became less and less impressive, and more generic, since almost EVERYONE was doing it
(even EA in games like Def Jam: Fight For NY, GoldenEye Rogue Agent and NFSU2). But
despite the trend the game caused, the game is still a good racer (although NFSU 2 added a lot
more than what was offered here). It offered some intense racing action (especially when
you unlocked the nitrous parts), and something that was far different from the classic
NFS design. Too bad that there are not that many courses to race on, and that the gameplay
seemed to become repetitous past the halfway mark. But even so, this remains as one
of the more influential racers in recent times.
|Ridge Racer V
System: PS2 , Publisher: Namco, Year Released: 2000
It seems like with every new console from Sony, Namco is right there at launch with a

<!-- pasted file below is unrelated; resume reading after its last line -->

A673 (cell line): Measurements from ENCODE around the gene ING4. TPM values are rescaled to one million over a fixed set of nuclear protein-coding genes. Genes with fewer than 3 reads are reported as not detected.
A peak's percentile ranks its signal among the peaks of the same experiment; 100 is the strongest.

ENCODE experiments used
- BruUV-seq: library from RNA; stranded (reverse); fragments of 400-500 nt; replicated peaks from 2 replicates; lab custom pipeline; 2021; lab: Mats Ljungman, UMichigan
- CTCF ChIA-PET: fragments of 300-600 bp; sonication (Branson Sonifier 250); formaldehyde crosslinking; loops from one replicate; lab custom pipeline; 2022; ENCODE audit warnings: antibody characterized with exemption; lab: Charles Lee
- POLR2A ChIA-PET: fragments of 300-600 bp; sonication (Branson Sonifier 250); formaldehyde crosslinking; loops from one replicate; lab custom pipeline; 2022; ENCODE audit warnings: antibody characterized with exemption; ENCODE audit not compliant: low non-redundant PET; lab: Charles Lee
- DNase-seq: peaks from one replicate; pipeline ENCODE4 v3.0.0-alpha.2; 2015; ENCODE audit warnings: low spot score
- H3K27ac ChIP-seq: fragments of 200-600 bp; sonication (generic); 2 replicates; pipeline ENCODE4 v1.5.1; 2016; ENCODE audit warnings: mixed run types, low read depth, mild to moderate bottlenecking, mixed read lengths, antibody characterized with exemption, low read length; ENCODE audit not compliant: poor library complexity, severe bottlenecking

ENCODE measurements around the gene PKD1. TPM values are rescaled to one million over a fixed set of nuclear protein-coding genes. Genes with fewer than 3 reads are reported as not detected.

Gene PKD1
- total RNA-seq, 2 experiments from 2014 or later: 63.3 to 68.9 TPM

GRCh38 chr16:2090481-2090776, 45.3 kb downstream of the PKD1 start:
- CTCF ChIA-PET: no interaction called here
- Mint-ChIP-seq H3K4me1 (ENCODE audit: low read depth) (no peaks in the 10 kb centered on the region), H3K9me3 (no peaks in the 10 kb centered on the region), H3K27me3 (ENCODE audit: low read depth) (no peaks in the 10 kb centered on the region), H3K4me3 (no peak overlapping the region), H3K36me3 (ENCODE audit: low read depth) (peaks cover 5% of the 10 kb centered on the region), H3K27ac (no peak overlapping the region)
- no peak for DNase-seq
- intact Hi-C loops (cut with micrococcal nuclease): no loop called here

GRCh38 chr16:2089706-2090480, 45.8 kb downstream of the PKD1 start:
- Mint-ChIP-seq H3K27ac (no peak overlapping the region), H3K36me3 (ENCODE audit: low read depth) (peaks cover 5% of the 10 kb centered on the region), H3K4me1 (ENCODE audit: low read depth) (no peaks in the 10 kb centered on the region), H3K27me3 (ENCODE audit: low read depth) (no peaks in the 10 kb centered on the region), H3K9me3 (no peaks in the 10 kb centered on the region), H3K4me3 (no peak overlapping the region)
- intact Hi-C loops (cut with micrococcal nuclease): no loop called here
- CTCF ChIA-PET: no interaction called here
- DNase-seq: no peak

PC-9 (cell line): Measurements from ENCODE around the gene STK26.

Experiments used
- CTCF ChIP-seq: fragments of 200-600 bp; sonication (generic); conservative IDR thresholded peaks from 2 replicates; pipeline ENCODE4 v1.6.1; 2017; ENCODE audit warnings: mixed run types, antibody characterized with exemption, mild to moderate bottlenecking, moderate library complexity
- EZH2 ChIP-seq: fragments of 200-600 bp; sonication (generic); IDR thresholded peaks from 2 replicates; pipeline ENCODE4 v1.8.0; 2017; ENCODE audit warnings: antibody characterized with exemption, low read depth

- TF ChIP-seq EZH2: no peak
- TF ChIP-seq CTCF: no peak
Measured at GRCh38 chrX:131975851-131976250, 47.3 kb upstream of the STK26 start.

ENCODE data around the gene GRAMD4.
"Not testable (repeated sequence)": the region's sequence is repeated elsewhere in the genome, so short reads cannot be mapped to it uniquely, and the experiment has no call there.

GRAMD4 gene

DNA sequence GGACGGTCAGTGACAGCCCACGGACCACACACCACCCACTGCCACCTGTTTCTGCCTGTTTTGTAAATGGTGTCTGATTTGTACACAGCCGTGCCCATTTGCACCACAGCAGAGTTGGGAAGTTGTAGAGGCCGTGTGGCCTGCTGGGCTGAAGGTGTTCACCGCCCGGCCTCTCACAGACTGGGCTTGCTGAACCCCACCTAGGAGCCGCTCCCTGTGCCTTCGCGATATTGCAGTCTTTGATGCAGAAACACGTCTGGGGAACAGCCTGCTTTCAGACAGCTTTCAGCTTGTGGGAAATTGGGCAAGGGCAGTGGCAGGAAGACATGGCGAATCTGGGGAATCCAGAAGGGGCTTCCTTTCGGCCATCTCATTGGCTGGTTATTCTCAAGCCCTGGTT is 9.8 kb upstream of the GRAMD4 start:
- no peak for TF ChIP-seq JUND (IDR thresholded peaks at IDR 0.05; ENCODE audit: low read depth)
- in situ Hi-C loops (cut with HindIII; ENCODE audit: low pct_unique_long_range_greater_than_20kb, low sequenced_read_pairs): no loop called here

Ridge Racer title. The PS1 had the original Ridge Racer, the PS2 had Ridge Racer V, and
the recent PSP has Ridge Racer (which is a newer RR title using courses from past games).
Ridge Racer V didn't really recieve that much fanfare when it hit the PS2 in October 2000,
even though it was basically the only racing game available at launch (Midnight Club might have
been there at launch, but I think it came a month or two afterwards). Although this was
a new Ridge Racer title for a new system, the game design was pretty much the same as past
RR titles (although ignoring R4). Hell, even some of the courses were the same. But it
still stood as a fun and challenging arcade racing game, and included enough features
to make your time worthwhile. While you won't get the same amount of replay value as
say, GT3, the arcade nature of the game makes it easy to just pick up and play every so often.
If you haven't given RRV a look (and I'm sure there's many of you who haven't, as the game